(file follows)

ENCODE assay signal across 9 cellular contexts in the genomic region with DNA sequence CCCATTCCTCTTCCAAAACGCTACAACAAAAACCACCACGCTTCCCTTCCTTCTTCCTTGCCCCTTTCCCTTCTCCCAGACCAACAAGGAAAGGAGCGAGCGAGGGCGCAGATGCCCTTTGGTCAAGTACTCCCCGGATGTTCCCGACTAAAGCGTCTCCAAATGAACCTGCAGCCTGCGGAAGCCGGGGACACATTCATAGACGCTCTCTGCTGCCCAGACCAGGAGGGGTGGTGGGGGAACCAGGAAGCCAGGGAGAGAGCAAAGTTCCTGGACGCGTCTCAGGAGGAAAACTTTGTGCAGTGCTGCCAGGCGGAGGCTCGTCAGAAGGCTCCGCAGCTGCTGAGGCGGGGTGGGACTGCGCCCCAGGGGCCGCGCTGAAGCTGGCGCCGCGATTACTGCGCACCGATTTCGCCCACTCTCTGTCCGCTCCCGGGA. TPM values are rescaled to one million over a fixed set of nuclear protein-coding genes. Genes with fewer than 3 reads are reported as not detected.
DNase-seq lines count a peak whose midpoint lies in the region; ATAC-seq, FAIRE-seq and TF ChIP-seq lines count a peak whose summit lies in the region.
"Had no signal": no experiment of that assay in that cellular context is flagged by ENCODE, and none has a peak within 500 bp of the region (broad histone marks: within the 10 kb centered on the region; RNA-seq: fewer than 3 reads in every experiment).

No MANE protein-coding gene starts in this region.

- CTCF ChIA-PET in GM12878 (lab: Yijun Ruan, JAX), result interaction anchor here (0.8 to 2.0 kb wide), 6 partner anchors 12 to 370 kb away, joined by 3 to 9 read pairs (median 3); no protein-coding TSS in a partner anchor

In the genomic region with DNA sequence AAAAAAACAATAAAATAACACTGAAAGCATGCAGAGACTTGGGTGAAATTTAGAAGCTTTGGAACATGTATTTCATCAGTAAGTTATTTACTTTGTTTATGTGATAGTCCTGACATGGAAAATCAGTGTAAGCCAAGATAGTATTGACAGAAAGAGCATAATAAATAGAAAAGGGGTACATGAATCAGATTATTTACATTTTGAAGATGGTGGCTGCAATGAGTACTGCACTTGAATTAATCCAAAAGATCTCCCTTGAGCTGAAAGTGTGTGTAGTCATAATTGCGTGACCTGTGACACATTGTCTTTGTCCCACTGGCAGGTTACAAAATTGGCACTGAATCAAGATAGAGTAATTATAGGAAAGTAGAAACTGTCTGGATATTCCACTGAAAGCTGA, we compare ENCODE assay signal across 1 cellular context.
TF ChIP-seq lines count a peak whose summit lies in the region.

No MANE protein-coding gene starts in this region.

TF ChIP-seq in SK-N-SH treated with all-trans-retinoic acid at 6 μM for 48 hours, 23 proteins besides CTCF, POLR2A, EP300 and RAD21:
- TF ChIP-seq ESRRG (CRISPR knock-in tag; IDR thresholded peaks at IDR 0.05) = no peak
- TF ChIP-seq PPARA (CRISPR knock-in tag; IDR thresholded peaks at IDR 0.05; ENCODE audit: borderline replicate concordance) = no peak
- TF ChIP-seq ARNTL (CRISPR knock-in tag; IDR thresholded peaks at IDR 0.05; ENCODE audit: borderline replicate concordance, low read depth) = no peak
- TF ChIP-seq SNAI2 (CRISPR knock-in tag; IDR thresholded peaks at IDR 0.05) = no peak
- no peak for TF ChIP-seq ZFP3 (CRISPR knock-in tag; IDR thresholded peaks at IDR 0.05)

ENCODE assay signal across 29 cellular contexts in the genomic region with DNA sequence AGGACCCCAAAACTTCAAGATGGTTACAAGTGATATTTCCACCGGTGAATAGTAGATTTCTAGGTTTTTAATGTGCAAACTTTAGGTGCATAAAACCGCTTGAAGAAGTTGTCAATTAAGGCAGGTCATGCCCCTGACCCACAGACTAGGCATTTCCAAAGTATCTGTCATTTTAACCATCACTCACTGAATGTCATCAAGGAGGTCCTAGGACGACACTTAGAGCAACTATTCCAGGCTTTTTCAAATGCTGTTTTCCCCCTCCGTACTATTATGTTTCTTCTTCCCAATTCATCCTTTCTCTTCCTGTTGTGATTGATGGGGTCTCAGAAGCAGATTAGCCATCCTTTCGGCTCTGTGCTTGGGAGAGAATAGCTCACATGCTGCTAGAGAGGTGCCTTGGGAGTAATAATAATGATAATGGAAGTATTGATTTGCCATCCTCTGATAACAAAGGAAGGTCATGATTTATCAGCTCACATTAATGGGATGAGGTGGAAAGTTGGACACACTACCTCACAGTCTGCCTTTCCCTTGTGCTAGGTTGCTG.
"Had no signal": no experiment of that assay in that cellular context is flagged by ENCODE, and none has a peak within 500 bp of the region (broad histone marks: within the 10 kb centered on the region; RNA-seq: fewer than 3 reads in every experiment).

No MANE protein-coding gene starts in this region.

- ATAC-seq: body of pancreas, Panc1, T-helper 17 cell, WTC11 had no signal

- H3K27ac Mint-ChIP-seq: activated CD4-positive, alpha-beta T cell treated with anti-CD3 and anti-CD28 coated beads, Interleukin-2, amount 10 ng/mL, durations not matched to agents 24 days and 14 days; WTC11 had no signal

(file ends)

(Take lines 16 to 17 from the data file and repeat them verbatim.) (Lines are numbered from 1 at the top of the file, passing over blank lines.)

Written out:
"Had no signal": no experiment of that assay in that cellular context is flagged by ENCODE, and none has a peak within 500 bp of the region (broad histone marks: within the 10 kb centered on the region; RNA-seq: fewer than 3 reads in every experiment).

No MANE protein-coding gene starts in this region.